5. Monk fruit has a long history of use as a cough remedy in China

In Traditional Chinese Medicine (TCM), monk fruit has been used as a cough-suppressant and as a remedy for sore throats (8). If you want to take advantage of these properties, considering using monk fruit extract in your sage tea, another natural remedy for coughs and sore throats, in order to reap the most benefits. Or, if you are out of sage tea, try a cup of cough-suppressing thyme tea sweetened with monk fruit extract.

6. A low-GI sweetener, monk fruit extract is suitable for diabetics

Monk fruit extract ranks low on the Glycemic Index (GI), which means it won't cause spikes in blood sugar levels and is a good natural sweetener for diabetics (9). But that is hardly the only reason why people with diabetes might benefit from using monk fruit extract as a sweetener. Mogrosides, the compounds that give monk fruit its sweetness, have been shown to exert anti-diabetic activities in animals studies. These effects have been attributed to the ability of mogrosides to improve insulin secretion in the body. (10) But, if you have diabetes and want to switch to a monk fruit based sweetener, make sure you choose a product that contains pure monk fruit extract and nothing else, or a product that contains fillers and additives that are suitable for diabetics.

7. Monk fruit may be good against fatigue, an animal study suggests

An intriguing study published in 2013 found that monk fruit extract had dose-dependent anti-fatigue effects on mice (11). Obviously, this does not prove that monk fruit sweeteners will have the same effect in humans, but in case you want to give monk fruit a try next time you feel fatigue coming on, here's a tip: add it to a cup of hot chocolate made from dark, unsweetened cacao powder. One of the most scientifically-supported health benefits of dark chocolate is its ability to fight chronic fatigue, which means that by adding monk fruit to your drink you might be able to kill two birds with one stone: to add sweetness to an otherwise somewhat bitter drink and to fight chronic fatigue.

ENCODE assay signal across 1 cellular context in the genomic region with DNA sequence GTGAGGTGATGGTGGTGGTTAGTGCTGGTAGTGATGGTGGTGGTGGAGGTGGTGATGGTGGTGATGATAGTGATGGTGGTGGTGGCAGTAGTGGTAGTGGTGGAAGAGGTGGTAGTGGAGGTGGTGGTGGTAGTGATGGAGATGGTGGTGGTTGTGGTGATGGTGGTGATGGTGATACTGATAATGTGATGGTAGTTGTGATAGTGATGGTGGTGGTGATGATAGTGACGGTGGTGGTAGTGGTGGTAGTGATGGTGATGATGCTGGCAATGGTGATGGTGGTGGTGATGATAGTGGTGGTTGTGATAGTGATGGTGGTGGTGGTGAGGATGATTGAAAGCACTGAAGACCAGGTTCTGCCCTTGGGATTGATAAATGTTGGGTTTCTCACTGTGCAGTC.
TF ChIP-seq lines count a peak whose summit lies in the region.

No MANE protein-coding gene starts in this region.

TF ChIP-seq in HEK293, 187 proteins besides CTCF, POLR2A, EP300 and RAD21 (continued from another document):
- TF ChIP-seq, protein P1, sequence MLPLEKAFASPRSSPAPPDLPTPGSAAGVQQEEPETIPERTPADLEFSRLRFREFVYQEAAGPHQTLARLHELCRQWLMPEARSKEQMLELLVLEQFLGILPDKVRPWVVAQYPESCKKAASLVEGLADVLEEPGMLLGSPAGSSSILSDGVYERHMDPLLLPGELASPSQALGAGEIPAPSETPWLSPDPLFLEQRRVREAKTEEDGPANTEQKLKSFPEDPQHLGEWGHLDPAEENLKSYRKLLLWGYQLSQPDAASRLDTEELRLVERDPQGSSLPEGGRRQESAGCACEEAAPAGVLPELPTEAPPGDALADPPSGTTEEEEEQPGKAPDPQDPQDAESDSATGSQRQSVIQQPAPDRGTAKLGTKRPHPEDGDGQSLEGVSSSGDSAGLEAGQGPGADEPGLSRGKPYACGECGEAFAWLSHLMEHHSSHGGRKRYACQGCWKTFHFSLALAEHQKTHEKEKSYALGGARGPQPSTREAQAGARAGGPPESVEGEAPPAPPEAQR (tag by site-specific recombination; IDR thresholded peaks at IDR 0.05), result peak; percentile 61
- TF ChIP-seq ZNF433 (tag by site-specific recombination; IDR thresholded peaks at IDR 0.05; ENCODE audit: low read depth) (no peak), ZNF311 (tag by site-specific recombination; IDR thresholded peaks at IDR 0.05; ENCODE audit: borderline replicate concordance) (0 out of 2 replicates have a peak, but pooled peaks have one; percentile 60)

Side Effects and Safety Concerns

Monk fruit has a long history of both culinary and medicinal use in China where it has reportedly been cultivated since the 13th century. In the 21st century, also North Americans have started to show interest in the benefits of using monk fruit extract as a sweetener, and the U.S. Food and Drug Administration (FDA) has received GRAS (generally recognized as safe) notices from food companies which argue that monk fruit extracts are safe. Since 2010, the FDA has received and reviewed several such notices and has not objected to the use of monk fruit extracts as high-intensity sweeteners (12). It does note, though, that although these extracts are considered safe for use as sweeteners, any food substance is capable of causing an adverse reaction if an individual is sensitive to it. The agency also adds that people should share any concerns they may have about possible adverse reactions with their health care provider. (13)

Book You May Like
Healthy Detox Cookbook
In Everyday Detox, certified nutritionist consultant and health coach Megan Gilmore teaches the reader how to detox naturally, all year round, without gimmicky diets, unsatisfying juice cleanses or frustrating calorie counting. Her palate-pleasing recipes, which cover everything from salads to sandwiches, promise to leave you feeling satisfied and well nourished, while promoting weight loss and improving digestion and sleep. To take a peek inside the book, or to order your copy today, visit Amazon.